Modeling Clinical Data

There is a great deal of interest in how to model clinical data for numerous use cases. I'm very interested in clinical data modeling. I start by saying that I am not a modeler. I have worked with modelers for many years so I understand a little bit about how modeling works. I'm still learning. 

The purpose of this post is to review how clinical data are generated and used, to help inform best clinical modeling practices and facilitate the management and use of clinical data across multiple use cases, such as patient care, clinical research, and public health.

Any medical student will agree: a major component of the standard medical school curriculum is devoted to understanding, organizing, documenting, and using clinical data. Clinical data are grouped by dates/patient encounters. The well-known mnemonic every medical student learns to document those encounters is SOAP:
  1. Subjective Observations
  2. Objective Observations
  3. Assessment
  4. Plan (and its execution)
These 4 steps are then repeated for the next encounter in an almost endless cycle. One can imagine the stopping rules, but I won't go over them here. This cycle describes what I call the “clinical data lifecyle.” The healthcare provider first collects subjective and objective observations on the patient; the provider then analyzes, interprets, or assesses the observations.  This assessment identifies of one or more medical conditions and their important attributes (e.g. severity, change from last assessment). The provider then develops a plan to address the medical conditions, which is then executed. The cycle is then repeated for the next encounter to determine the effect of the plan on the medical condition, and to identify any new conditions if necessary.

The Clinical Data Lifecycle
From an information management perspective, one can state the following.


  • Observations are collected and recorded, ideally without interpretation or bias
  • The target of the observation is the patient or a part of the patient (e.g. biospecimen)
  • The observer can be a person (investigator, patient, caregiver) or a device (EKG, MRI)
  • Sometimes the observer uses a device to perform an observation (e.g. blood pressure)
  • Sometimes information about the observer is important (expertise, reliability, etc.)
  • Sometimes information about the device is important (e.g. accuracy, precision, blood pressure cuff size)
  • The observer always follows a procedure, process, or “protocol” associated with the observation
  • Sometimes the procedure is not important to document (e.g. visually examine the skin)
  • Sometimes information about the procedure is important (e.g. rules for measuring tumor size on a medical image)
  • A more formal “protocol” to conduct the observation is sometimes developed to decrease variability and minimize bias
  • Sometimes a biospecimen is collected and/or processed
  • Sometimes information about the biospecimen is important (e.g. hemolyzed blood sample)


  • Observations are analyzed/interpreted/assessed by qualified entities
  • Often the assessor is a physician, but not always
  • Sometimes information about the entity is important (qualifications, etc.)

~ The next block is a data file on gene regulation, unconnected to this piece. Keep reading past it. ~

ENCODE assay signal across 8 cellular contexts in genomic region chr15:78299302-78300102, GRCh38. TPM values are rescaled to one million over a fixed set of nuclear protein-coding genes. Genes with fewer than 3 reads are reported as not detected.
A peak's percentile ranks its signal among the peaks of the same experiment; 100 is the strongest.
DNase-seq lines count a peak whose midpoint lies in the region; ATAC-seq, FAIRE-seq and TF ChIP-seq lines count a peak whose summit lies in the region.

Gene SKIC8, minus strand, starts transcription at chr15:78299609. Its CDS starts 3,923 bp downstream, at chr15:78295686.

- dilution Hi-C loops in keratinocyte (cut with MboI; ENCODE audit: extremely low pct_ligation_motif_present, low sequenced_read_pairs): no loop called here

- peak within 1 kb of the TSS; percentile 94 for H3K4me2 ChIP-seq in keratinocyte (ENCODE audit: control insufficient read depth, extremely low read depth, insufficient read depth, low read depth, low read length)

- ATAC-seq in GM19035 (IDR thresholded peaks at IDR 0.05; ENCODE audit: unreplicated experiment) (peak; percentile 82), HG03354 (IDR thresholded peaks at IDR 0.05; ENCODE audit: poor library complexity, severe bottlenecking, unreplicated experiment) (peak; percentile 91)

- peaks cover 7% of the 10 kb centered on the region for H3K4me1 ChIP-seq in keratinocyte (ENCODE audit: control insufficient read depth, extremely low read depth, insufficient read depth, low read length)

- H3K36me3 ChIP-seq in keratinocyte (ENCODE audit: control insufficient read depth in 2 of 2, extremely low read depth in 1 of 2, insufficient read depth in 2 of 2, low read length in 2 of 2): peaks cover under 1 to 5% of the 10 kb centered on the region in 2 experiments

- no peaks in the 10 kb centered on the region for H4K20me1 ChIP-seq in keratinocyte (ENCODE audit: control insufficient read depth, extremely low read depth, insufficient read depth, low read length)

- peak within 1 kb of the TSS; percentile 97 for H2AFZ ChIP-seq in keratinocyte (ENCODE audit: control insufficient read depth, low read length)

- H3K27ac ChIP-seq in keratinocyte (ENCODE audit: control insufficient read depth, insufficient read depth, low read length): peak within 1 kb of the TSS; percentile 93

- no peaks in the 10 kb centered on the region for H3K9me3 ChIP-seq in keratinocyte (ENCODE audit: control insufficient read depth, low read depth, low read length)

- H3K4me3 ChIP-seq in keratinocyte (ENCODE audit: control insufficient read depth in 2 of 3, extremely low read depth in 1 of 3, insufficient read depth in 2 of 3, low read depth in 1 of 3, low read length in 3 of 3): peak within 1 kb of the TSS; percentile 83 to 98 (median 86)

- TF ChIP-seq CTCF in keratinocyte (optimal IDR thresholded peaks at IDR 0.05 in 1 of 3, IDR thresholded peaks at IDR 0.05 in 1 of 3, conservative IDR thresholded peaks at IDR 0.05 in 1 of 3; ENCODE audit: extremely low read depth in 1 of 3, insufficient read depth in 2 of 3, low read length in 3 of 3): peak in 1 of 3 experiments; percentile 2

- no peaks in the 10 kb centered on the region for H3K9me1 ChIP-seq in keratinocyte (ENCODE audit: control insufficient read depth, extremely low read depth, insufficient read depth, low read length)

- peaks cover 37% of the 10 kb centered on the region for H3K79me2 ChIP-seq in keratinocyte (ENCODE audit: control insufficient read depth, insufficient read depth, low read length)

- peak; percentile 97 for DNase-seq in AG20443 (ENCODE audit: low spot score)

• Entity could be a device (EKG machines can perform automated interpretations)
  • The results of the assessments are generally medical conditions and their properties (severity, change from previous assessment, etc.)
  • The assessment may consist of a formal adjudication process
  • Currently, we sometimes confuse observations and assessments
  • Adverse events (AEs) are not observations, rather they are medical conditions identified following an assessment of observations. A temporal association with an intervention is a necessary component of an AE
  • An abnormal laboratory finding is not an adverse event; an assessment is necessary to make that determination; often it involves looking at other related observations
  • As an example, the observations might be: low serum sodium; previous exposure to drug X; serum osmolality, urine specific gravity, urine sodium.
  • The assessment would be a new Medical Condition (an AE) – Syndrome of Inappropriate Anti-diuretic Hormone Secretion (SIADH), possibly due to drug X


  • In healthcare, this is the patient care plan
  • In investigational studies, this is the protocol
  • The plan is intended to affect in some way the medical conditions identified from the assessment
  • Often it involves the administration of a medical product
  • Often the intent is to treat, but can be prevent, diagnose, mitigate, cure, or even induce medication conditions 

The cycle now repeats. Additional observations are then collected to assess:

  • How well the plan was executed and
  • The effect of the executed plan on the Medical Conditions

The following mind map captures these concepts and relationships. I think they hold true for all patient care settings, including clinical trials.  I suggest it form a core “backbone” of any information model involving clinical data about a patient. In my experience, this captures how clinical data are generated and used in practice.

Clinical Data Concept Map

I recently reviewed the BRIDG 4.0 model, which was balloted in HL7 this past May. I plan to discuss BRIDG in more detail in future posts, but suffice it to say that I identified deficiencies in how clinical data are modeled in BRIDG. For example, the results of assessments are modeled as additional observations, which in clinical medicine are quite distinct. Assessment results lead to interventions in a care plan; observations do not. There is an ongoing ballot reconciliation process to address these and other concerns identified during the ballot. I encourage those interested to participate in those calls.  We particularly need individuals with clinical subject matter expertise. Details of the teleconferences are available on the HL7 website

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